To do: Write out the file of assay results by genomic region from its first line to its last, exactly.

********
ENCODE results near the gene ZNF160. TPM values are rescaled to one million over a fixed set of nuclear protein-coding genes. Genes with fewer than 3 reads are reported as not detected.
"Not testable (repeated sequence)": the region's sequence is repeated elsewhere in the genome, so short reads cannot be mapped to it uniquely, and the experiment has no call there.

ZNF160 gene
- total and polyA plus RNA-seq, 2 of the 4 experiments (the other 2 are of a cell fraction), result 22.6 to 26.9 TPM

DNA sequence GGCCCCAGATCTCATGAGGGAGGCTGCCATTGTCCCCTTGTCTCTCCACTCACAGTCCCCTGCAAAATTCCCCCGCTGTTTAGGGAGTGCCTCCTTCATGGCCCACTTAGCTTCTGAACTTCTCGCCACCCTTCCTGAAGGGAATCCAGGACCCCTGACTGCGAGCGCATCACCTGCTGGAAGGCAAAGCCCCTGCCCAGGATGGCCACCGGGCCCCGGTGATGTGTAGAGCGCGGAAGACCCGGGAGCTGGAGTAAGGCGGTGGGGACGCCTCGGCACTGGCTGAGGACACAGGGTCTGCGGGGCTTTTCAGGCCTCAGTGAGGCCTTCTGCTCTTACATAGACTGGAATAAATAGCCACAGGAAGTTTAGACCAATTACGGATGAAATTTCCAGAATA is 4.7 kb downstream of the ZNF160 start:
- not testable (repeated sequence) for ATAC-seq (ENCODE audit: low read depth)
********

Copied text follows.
ENCODE results near the gene ZNF160. TPM values are rescaled to one million over a fixed set of nuclear protein-coding genes. Genes with fewer than 3 reads are reported as not detected.
"Not testable (repeated sequence)": the region's sequence is repeated elsewhere in the genome, so short reads cannot be mapped to it uniquely, and the experiment has no call there.

ZNF160 gene
- total and polyA plus RNA-seq, 2 of the 4 experiments (the other 2 are of a cell fraction), result 22.6 to 26.9 TPM

DNA sequence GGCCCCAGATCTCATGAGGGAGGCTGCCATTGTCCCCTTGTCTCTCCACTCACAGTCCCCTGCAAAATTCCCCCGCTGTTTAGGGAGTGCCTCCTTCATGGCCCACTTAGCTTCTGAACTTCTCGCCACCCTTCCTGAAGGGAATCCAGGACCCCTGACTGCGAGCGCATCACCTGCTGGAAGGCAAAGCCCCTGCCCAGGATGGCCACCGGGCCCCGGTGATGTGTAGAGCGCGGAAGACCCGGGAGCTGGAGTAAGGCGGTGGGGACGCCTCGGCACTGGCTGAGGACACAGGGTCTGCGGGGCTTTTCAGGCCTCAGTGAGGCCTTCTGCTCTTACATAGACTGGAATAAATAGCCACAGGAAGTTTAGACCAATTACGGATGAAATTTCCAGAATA is 4.7 kb downstream of the ZNF160 start:
- not testable (repeated sequence) for ATAC-seq (ENCODE audit: low read depth)